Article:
By Andrea M. Berlin, J. Andrew Overman, The National Interest—
Against the backdrop of normalization between Israel and the United Arab Emirates and more recently Bahrain, are continued condemnations by Palestinian leaders. Palestinian president Abbas called the moves a “stab in the back,” “despicable,” and a “betrayal.” Even so, rumors regarding Saudi normalization continue to circulate.
Momentum is palpable. How then to move forward with an “outside in” strategy for Palestinian-Israeli peace? Keeping pressure on Palestinian leaders while finding new means to address Palestinian needs is key.
First should be new emphasis on high-level U.S. diplomacy in Europe and the Middle East aimed at convincing donors to the United Nations Relief and Works Agency (UNRWA), the internationally funded welfare agency for Palestinians, to rechannel funds away from the organization and towards targeted education, social service, health, and development programs aimed at the Palestinians. UNRWA remains a mainstay of Palestinian rejectionism, characterized by advocacy for the “right of return.” Perhaps as important, UNRWA is a European fetish.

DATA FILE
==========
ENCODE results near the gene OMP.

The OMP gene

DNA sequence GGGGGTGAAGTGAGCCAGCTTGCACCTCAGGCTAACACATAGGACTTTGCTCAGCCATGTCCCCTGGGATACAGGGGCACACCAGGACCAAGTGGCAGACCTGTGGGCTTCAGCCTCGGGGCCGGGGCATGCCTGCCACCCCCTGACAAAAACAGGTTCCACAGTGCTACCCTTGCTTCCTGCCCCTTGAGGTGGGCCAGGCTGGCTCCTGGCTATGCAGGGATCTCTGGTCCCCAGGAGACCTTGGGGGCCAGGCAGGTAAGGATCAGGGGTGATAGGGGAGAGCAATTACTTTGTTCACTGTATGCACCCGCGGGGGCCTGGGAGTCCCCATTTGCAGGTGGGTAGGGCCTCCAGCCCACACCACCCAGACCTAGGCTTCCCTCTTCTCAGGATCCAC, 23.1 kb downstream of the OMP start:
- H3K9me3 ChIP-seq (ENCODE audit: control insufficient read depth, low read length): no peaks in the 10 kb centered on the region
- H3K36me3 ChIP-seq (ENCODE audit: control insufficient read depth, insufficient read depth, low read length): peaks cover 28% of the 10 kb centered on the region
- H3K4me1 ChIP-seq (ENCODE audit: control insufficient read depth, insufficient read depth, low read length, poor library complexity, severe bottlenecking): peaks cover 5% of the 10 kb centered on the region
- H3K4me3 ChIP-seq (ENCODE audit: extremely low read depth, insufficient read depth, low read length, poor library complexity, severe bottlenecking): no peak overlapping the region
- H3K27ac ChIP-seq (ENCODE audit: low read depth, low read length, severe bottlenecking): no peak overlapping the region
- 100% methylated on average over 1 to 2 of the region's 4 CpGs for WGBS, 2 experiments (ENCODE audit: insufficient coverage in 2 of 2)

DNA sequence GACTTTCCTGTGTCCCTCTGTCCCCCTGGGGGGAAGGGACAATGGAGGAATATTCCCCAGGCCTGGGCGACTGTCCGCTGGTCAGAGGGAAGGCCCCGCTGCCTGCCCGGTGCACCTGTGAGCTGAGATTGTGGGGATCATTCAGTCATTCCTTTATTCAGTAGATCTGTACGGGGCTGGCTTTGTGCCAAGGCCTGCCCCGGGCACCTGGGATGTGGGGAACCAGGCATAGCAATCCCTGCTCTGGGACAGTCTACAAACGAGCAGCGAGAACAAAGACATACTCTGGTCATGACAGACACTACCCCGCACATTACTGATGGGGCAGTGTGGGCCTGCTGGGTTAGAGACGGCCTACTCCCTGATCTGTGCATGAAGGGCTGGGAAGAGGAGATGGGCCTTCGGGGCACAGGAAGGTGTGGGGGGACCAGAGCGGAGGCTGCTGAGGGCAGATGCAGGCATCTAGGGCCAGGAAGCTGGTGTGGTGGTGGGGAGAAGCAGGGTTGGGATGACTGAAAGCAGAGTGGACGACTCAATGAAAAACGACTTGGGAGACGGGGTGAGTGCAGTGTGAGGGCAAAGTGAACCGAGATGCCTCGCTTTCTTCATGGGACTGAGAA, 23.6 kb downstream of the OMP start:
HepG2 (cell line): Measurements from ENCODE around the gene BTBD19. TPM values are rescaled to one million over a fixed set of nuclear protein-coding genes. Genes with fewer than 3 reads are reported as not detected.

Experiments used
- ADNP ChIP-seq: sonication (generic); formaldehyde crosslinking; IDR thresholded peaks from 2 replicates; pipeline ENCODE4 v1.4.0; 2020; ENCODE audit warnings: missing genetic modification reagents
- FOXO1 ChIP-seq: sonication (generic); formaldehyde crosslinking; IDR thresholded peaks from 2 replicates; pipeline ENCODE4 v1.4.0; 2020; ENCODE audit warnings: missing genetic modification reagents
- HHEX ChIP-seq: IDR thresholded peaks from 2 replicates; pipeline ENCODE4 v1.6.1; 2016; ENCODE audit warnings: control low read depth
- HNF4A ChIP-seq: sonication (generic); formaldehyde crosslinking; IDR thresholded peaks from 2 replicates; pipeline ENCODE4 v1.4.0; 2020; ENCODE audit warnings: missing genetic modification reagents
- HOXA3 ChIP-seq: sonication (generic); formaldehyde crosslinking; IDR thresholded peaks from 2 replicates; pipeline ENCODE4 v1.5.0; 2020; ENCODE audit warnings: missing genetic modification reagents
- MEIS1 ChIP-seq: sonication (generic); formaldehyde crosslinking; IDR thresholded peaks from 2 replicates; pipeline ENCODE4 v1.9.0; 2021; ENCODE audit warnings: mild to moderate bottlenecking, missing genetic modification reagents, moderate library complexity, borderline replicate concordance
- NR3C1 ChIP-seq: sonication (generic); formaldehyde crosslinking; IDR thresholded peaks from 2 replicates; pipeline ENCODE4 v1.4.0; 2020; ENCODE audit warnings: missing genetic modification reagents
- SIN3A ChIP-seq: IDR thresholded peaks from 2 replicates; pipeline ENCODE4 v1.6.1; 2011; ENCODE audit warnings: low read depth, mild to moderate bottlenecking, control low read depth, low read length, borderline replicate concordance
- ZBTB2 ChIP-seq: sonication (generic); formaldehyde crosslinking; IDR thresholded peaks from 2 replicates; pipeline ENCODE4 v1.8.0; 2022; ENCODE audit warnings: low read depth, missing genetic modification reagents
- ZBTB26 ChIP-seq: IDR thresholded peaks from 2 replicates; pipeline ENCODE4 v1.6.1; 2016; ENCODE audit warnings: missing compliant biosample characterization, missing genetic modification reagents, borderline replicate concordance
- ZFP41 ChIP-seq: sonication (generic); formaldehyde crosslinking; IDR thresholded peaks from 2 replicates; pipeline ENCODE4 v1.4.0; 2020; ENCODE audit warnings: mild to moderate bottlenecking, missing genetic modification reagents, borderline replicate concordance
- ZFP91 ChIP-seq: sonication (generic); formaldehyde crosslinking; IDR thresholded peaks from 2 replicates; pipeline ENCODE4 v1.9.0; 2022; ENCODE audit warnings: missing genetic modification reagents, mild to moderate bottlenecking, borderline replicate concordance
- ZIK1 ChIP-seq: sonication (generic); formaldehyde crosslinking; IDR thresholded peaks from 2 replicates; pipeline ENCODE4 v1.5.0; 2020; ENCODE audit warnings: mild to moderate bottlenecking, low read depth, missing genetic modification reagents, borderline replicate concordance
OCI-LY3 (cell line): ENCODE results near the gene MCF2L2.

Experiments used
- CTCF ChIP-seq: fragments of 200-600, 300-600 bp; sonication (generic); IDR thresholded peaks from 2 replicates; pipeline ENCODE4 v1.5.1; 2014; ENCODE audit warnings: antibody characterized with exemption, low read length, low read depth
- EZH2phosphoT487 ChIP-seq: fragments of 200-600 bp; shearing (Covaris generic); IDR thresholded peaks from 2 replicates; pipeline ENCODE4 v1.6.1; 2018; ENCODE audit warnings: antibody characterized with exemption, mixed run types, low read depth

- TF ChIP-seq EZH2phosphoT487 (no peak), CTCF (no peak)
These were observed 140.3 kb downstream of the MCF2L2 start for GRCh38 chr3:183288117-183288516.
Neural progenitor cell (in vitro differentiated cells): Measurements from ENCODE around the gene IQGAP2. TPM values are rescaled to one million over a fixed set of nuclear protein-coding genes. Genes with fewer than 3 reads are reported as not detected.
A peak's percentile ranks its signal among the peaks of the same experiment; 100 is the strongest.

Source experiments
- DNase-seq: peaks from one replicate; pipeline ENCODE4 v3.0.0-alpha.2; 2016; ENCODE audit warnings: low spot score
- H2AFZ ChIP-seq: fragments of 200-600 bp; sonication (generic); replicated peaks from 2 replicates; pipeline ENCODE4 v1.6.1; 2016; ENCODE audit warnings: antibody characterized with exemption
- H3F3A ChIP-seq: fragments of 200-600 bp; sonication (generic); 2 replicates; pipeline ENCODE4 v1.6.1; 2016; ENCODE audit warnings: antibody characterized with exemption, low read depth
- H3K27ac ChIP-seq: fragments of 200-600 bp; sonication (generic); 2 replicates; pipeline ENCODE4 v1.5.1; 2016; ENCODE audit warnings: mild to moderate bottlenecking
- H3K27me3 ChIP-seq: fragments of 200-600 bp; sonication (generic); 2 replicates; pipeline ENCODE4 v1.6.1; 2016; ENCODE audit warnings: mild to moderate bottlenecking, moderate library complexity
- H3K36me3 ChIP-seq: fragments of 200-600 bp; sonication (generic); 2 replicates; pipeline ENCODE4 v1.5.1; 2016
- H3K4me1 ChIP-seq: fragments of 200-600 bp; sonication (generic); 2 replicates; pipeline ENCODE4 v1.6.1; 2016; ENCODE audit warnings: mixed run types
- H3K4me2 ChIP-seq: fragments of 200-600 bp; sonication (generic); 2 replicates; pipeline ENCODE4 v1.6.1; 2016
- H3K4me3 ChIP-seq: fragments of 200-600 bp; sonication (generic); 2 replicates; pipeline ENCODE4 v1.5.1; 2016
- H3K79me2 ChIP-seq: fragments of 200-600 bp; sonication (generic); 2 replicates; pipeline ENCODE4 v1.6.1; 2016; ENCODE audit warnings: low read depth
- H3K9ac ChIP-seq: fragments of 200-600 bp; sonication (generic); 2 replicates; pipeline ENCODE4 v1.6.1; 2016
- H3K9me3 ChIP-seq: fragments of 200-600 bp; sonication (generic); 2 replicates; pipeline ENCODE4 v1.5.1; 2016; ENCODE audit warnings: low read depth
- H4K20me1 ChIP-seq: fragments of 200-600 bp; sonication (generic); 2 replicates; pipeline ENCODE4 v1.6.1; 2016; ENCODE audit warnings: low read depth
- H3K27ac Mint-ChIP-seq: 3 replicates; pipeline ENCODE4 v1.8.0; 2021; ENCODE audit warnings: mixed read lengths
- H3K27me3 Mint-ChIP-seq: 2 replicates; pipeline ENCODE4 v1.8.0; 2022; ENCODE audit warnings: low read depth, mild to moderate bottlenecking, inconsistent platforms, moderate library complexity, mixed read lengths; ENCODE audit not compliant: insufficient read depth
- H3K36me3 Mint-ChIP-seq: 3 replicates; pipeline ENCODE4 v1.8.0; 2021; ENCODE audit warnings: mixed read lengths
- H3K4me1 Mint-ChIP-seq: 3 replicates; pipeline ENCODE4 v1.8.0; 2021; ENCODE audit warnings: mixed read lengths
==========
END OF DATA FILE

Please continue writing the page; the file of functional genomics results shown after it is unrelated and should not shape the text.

For better and for worse, the only person capable of doing this is President Donald Trump’s son-in-law, Jared Kushner. Only Kushner has the president’s full trust and understands his uniquely transactional mindset. And in contrast to the post-war decades of seeing the Palestinian issue as an isolated issue with unique importance, the Trump Administration sees it as merely one of many, tied to broader questions of peace, economic development, and a reduced American security footprint.
Tying changes in governmental funding for UNRWA (and for politicized NGOs that Europeans fund) to other issues of concern to European and Middle Eastern states is simple politics. This approach will be more successful than inertia-bound funding for UNRWA and the search for a perfect solution to the Israeli-Palestinian conflict.
A second area for the administration combines foreign and domestic policy: the continued draining of the Washington “swamp,” which among other things has impeded Israeli-Palestinian peace. For example, for decades the U.S. Consul in East Jerusalem acted as the de facto ambassador to the Palestinians, undercutting broader U.S. policy. This politicized position has been eliminated. The longer term “Arabist” mindset within the State Department also contributed to mixed messages being spread regarding U.S. policy throughout the Arab world. Parallel attitudes immersed in intellectual and bureaucratic inertia have prevented long-overdue rethinking about NATO and other issues.
As was seen from the outside, the “Deep State”—the permanent foreign policy, intelligence and security apparatuses—resisted Trump’s policy changes. This was done mostly covertly, as State Department representatives refused to implement changes in policy, sometimes criminally, as the “Russiagate” scandal has shown. Continue Reading….